One year almost to the day after the collaborative performance and how shall our hands meet? Tali Goodfriend and I once again took to the streets, this time in association with a coalition of protestors denouncing Israel’s illegal occupation of Palestinian land and its practice of apartheid. For several hours, walking in front of a crowd of about 1000 people all marching for peace, Tali and I carried an uprooted olive tree symbolizing the ongoing cycles of displacement and related destruction of nature. Dislocated individuals, the communities they leave behind, and those into which they subsequently integrate, are part of an increasingly fragile ecological balance. As Dr. Vandana Shiva points out in her introduction to Close to Home: Women Reconnect Ecology, Health and Development Worldwide: “Ethnic conflict, xenophobia, fundamentalism, and the rise of narrow nationalism are tearing apart the social fabric just as ecological destruction is tearing apart the web of life in nature.” However large the current human deracination problem, to truly understand the scope of the Nakba, one has to also take into consideration the environmental context including the uprooting of centuries-old olive trees by the Israeli Defense Force.
Unlike the zealous rants and passionate speeches that were proclaimed through the loudspeakers at Dorchester Square (across the street from where the Israeli consulate was at the time), along St. Catherine Street and in front of the Federal offices in the Complexe Guy-Favreau, people told us that our intervention moved them to tears. Many individuals made a point of thanking us for the haunting beauty of the gesture. Some even helped us carry the tree.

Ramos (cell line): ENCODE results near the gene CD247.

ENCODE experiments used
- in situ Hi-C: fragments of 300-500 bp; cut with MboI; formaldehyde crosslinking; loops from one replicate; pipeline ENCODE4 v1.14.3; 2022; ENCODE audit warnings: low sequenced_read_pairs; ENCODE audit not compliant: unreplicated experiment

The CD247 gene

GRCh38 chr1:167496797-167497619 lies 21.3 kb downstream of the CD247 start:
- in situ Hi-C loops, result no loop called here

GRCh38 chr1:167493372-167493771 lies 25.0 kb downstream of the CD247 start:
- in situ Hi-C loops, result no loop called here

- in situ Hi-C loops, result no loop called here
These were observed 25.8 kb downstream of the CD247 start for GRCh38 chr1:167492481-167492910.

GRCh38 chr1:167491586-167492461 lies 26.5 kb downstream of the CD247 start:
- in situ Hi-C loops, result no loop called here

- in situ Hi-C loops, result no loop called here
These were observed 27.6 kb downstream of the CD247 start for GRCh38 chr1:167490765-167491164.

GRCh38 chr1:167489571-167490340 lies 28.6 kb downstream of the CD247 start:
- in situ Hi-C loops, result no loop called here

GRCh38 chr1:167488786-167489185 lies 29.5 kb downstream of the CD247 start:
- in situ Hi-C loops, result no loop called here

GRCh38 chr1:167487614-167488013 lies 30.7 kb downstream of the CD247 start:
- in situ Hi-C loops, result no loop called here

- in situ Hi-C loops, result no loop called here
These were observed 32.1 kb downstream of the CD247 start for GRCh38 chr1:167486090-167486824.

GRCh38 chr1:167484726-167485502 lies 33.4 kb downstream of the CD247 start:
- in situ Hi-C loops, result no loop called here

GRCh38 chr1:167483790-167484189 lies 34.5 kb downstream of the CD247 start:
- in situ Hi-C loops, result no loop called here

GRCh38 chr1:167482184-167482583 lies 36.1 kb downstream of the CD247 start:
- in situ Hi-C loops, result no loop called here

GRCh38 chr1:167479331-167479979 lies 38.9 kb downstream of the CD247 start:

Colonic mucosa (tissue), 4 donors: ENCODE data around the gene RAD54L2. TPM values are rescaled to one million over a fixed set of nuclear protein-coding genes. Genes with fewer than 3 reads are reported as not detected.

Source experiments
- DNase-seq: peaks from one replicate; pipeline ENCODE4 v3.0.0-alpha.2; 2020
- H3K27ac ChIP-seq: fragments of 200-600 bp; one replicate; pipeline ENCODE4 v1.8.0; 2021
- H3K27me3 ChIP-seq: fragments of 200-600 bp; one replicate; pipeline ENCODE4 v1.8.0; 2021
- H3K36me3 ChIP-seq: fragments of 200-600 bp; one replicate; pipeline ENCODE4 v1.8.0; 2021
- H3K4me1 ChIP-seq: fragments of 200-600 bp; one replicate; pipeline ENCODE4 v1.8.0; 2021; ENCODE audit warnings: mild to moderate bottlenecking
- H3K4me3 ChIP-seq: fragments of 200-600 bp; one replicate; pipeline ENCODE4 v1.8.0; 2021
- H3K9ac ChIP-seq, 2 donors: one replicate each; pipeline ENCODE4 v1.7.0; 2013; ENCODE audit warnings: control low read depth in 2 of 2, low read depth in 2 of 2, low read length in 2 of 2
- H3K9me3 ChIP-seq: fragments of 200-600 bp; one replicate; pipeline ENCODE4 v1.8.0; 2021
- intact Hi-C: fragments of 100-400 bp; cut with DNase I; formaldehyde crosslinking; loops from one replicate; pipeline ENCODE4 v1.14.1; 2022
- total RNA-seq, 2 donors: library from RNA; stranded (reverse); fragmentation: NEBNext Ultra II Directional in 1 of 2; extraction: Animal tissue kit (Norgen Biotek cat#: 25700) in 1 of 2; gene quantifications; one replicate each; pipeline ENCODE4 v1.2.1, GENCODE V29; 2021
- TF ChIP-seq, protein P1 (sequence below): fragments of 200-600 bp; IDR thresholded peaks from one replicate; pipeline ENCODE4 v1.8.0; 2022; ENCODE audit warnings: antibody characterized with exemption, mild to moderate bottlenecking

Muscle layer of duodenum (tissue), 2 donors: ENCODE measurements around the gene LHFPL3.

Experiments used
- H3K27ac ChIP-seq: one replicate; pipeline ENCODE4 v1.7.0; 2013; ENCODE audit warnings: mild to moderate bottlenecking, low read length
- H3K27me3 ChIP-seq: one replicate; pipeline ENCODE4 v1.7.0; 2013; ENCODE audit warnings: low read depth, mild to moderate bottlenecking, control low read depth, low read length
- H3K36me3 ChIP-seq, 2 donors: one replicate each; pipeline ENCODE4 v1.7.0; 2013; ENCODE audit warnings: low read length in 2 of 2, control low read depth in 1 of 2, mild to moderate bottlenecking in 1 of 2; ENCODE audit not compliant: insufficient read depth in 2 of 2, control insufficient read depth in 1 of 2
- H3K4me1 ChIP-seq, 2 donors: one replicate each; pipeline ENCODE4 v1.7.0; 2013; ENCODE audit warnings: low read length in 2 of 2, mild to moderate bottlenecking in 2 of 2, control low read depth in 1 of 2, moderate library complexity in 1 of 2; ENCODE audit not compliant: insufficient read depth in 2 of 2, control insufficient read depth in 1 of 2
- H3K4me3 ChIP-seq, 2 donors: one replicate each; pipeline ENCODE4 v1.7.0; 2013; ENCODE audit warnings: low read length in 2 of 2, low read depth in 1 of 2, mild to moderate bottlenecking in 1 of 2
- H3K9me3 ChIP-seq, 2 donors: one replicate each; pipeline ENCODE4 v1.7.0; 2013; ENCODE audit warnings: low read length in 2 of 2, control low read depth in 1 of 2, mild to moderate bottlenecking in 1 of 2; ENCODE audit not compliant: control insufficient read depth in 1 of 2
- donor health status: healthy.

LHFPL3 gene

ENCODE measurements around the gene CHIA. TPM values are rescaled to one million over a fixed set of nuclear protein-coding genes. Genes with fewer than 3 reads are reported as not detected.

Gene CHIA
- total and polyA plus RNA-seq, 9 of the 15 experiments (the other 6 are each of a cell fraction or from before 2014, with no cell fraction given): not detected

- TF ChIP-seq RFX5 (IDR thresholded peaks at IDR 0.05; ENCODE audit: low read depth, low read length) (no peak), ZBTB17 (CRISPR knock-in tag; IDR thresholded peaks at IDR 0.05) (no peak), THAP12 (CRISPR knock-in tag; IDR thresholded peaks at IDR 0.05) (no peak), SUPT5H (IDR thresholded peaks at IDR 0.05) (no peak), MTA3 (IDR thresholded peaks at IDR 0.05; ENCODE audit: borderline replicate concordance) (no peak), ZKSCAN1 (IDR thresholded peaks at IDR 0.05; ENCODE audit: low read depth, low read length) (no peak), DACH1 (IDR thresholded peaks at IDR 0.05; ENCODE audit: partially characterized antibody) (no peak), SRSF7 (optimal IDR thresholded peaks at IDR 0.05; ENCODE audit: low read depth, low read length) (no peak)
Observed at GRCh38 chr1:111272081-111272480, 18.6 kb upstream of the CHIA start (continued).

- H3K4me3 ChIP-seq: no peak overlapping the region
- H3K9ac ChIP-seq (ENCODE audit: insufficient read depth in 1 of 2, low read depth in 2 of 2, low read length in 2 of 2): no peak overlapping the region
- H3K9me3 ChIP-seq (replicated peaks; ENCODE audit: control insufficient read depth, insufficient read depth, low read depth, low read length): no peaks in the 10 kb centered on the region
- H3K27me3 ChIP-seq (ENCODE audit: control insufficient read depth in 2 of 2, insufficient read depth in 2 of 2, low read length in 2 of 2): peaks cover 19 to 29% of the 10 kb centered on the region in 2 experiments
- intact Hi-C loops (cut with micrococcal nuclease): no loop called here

As we walked through downtown Montreal the tree’s roots were drying out and the intensity of the flower-scent grew almost overwhelming. It was heart-wrenching to us both to be part of what could have been the tree’s demise, and equally heart-wrenching to know that the acts of other Jews were participating as decidedly, if not more so, in the deracination of the Palestinian people.
After the march, Tali and I (along with help from friends and strangers who happened to pass by) planted the tree in a downtown park. Despite an initial period of shock, the tree has taken well to its new home. Someone has even placed a tree stake support system to help it grow straight. Most recently, the tree was displaced again as the park is undergoing a major landscaping reorganization.